Katie Taft
Partner, Solicitor & Mediator
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Date Published:05 Dec 2016 Last Updated:23 Jul 2021

The “ABC’s” of Separation: What should I do when my marriage ends?

Family Law

A – Access support. Relationship breakdown is one of the most difficult times in your life and it is very important that you have the support of friends and family. In some situations, additional support may be required to help you through this very difficult time. Your first port of call will be your GP who can signpost you to further help and assistance.

B – Be proactive. Once you have allowed yourself time to come terms with the emotional upset of separating, take control of your situation. It is important to seek legal advice to consider what needs to be addressed such as:

Safety

  • Is there any risk of harm to you or your children?
  • Do you need to take steps to protect yourself?

Finances

  • How are your outgoings met?
  • Who pays money into the account each month and will they continue to do so?
  • Who can access any savings and investments you have? Do you need to take steps to protect these?
  • Understanding your finances. Do you need to start making enquiries to get a full picture of your financial situation?

Your home

  • Will you both continue to live at home? If not, who is going to move and when? Can this be afforded?
  • If you are not a legal owner of your home, do you need to take steps to protect your interest in the property?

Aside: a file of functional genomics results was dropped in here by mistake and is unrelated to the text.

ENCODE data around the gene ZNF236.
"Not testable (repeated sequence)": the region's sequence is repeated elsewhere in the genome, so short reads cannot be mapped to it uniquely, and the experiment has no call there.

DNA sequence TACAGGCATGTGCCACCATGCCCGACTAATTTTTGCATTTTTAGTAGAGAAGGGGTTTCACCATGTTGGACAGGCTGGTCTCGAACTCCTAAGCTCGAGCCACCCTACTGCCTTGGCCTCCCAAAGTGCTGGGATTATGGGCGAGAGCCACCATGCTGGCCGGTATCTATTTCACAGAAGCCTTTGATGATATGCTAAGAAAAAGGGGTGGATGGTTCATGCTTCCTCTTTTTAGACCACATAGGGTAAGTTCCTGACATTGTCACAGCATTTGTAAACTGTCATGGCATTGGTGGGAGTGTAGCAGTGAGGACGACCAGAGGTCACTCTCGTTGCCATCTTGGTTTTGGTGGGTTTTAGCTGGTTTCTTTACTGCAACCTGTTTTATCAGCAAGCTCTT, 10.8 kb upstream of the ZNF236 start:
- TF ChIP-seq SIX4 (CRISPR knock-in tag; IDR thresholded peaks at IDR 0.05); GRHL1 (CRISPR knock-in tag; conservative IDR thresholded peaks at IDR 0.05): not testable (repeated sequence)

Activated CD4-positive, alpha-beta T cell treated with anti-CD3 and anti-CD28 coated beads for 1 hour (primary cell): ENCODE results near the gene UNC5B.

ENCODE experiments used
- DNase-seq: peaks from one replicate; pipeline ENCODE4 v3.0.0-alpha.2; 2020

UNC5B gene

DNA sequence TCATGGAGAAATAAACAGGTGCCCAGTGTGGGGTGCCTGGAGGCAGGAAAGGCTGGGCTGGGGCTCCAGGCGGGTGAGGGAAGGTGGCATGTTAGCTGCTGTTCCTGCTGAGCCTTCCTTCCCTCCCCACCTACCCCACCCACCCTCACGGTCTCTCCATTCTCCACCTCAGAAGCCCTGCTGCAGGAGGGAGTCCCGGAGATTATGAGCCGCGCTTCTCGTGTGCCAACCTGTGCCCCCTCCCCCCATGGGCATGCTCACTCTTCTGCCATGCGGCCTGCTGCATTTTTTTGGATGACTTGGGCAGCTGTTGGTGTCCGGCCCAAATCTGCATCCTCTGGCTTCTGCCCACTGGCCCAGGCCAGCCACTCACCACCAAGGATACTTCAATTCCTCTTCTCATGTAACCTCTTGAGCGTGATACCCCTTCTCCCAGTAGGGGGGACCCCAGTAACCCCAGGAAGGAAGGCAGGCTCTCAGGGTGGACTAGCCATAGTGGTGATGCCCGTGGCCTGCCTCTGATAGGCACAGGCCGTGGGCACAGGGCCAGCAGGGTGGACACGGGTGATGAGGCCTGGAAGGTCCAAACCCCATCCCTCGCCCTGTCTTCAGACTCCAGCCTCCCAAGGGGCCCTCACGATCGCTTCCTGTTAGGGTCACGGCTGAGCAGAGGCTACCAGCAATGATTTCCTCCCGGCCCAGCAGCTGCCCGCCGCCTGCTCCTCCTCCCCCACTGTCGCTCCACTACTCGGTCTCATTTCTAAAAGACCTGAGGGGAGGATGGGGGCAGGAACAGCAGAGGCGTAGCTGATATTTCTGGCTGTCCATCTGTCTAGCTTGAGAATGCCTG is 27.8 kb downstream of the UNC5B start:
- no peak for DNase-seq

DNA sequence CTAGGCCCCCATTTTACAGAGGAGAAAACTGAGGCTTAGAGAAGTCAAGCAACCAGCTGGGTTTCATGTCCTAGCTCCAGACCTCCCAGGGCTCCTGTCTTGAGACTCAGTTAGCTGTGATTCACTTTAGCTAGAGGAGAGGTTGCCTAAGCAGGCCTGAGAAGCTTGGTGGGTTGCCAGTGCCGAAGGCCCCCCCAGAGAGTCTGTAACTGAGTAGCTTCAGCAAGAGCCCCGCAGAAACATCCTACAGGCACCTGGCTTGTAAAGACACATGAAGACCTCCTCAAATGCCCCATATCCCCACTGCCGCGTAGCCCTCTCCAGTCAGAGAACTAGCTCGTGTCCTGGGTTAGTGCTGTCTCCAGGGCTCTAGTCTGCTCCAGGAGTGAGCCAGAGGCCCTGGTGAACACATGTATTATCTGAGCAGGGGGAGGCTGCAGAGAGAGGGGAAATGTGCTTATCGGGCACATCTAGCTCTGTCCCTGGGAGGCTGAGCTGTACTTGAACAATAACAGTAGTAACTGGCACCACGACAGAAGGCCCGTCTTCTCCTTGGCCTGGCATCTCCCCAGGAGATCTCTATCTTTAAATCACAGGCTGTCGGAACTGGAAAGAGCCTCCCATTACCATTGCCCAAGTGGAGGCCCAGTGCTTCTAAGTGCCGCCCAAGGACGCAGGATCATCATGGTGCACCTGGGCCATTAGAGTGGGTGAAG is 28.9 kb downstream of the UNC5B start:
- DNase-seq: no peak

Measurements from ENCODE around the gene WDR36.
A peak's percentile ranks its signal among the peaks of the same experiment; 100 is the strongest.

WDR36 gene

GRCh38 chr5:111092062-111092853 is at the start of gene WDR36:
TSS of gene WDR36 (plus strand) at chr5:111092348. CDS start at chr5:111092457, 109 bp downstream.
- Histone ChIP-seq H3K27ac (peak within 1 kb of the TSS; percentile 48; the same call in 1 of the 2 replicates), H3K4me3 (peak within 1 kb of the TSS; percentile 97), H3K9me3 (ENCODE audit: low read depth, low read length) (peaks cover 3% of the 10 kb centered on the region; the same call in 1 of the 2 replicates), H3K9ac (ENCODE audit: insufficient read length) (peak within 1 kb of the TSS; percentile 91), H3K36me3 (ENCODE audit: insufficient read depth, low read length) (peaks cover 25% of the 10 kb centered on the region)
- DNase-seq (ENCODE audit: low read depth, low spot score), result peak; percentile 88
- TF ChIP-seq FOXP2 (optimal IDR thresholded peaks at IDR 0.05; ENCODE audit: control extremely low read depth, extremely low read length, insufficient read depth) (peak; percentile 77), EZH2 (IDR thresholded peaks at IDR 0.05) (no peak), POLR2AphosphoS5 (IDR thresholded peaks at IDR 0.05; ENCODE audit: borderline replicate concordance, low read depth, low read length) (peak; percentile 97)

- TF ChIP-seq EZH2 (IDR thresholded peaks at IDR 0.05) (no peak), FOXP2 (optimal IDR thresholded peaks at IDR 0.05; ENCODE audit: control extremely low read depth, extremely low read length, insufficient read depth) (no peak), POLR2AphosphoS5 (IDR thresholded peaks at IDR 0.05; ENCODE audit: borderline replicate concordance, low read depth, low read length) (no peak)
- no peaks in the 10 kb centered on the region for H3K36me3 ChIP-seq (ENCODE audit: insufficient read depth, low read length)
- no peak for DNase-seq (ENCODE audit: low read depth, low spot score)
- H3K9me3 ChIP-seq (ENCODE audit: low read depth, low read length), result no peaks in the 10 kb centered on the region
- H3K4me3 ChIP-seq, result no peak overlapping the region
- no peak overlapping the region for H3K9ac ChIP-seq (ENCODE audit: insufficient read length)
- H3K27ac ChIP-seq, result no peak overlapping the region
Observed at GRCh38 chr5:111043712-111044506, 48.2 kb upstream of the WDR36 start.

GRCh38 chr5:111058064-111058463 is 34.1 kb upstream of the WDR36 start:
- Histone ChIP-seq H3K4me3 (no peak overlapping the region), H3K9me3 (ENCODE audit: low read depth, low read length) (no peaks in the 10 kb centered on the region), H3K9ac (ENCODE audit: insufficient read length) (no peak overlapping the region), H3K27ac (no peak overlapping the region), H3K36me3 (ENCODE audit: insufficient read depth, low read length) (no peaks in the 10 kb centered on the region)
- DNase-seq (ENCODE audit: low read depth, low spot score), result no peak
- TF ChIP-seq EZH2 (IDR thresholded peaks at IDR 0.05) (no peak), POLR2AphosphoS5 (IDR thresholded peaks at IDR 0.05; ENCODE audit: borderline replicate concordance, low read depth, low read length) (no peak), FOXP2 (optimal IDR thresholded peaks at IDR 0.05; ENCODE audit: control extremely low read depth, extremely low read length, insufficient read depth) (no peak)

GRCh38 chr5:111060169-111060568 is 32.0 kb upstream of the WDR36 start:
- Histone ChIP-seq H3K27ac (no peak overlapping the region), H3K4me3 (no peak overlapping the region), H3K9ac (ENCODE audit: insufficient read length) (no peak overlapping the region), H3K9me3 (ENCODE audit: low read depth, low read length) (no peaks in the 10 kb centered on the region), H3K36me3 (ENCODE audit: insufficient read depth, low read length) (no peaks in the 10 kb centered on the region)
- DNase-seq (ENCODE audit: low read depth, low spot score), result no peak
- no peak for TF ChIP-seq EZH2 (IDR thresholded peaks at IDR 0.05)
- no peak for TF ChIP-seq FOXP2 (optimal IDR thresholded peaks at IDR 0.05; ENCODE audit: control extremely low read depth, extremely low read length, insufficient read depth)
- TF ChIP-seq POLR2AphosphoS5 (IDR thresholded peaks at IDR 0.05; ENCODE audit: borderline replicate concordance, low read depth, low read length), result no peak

C – Children. Consider very carefully the impact your separation will have on the children. Ensure that the children are protected from all of the adult issues until you are each in the right frame of mind to discuss it with them. Do not be derogatory about the other parent as this will only upset the children further. Consider the following, together, if possible:

  • How and when the children should be told;
  • What explanation should they be given? Children benefit from being given a consistent message by both parents;
  • Consider how you are going to parent the children moving forward, both in the short and long term. Children need to be told what is going to happen so that they feel reassured that their parents are in control despite this period of change;
  • Don’t over burden the children – young children should not be asked to decide who they want to live/ spend their time with. This decision should be made for them by their parents. Older children may express a view as to who they wish to live with or how they wish to spend their time.
  • However, the ultimate decision should lie with you as parents.
  • Shelter them from disagreements – ensure that any disagreements are discussed away from the children to avoid emotional harm to them;
  • Consider how your children might reflect on your divorce in 10 years. Will they say you handled it well as parents? Will your approach to the divorce impact their own view of relationships as they become adults?

Our experts at Ellis Jones have the necessary skills and knowledge to help guide you through every aspect of your separation. We have offices in London, Bournemouth, Ringwood, Swanage and Poole. For further information please contact our family team on 01202 636 223 or by email at family@ellisjones.co.uk